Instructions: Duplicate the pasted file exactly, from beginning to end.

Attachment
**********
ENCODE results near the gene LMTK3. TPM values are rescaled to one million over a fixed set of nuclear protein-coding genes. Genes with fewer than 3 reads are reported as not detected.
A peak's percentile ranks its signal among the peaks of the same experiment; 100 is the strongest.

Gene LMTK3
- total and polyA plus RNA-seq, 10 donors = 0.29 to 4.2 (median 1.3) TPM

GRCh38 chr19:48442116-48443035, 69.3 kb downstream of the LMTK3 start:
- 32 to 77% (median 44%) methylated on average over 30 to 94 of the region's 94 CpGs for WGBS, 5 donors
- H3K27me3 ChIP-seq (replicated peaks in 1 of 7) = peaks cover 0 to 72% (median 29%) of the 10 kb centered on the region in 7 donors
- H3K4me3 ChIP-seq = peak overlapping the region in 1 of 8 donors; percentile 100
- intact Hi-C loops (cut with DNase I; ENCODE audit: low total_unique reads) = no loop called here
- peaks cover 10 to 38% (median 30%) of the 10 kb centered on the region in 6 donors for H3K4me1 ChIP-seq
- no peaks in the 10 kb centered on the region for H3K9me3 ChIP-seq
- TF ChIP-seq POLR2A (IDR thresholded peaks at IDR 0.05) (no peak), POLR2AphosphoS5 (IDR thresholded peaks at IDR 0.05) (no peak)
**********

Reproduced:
ENCODE results near the gene LMTK3. TPM values are rescaled to one million over a fixed set of nuclear protein-coding genes. Genes with fewer than 3 reads are reported as not detected.
A peak's percentile ranks its signal among the peaks of the same experiment; 100 is the strongest.

Gene LMTK3
- total and polyA plus RNA-seq, 10 donors = 0.29 to 4.2 (median 1.3) TPM

GRCh38 chr19:48442116-48443035, 69.3 kb downstream of the LMTK3 start:
- 32 to 77% (median 44%) methylated on average over 30 to 94 of the region's 94 CpGs for WGBS, 5 donors
- H3K27me3 ChIP-seq (replicated peaks in 1 of 7) = peaks cover 0 to 72% (median 29%) of the 10 kb centered on the region in 7 donors
- H3K4me3 ChIP-seq = peak overlapping the region in 1 of 8 donors; percentile 100
- intact Hi-C loops (cut with DNase I; ENCODE audit: low total_unique reads) = no loop called here
- peaks cover 10 to 38% (median 30%) of the 10 kb centered on the region in 6 donors for H3K4me1 ChIP-seq
- no peaks in the 10 kb centered on the region for H3K9me3 ChIP-seq
- TF ChIP-seq POLR2A (IDR thresholded peaks at IDR 0.05) (no peak), POLR2AphosphoS5 (IDR thresholded peaks at IDR 0.05) (no peak)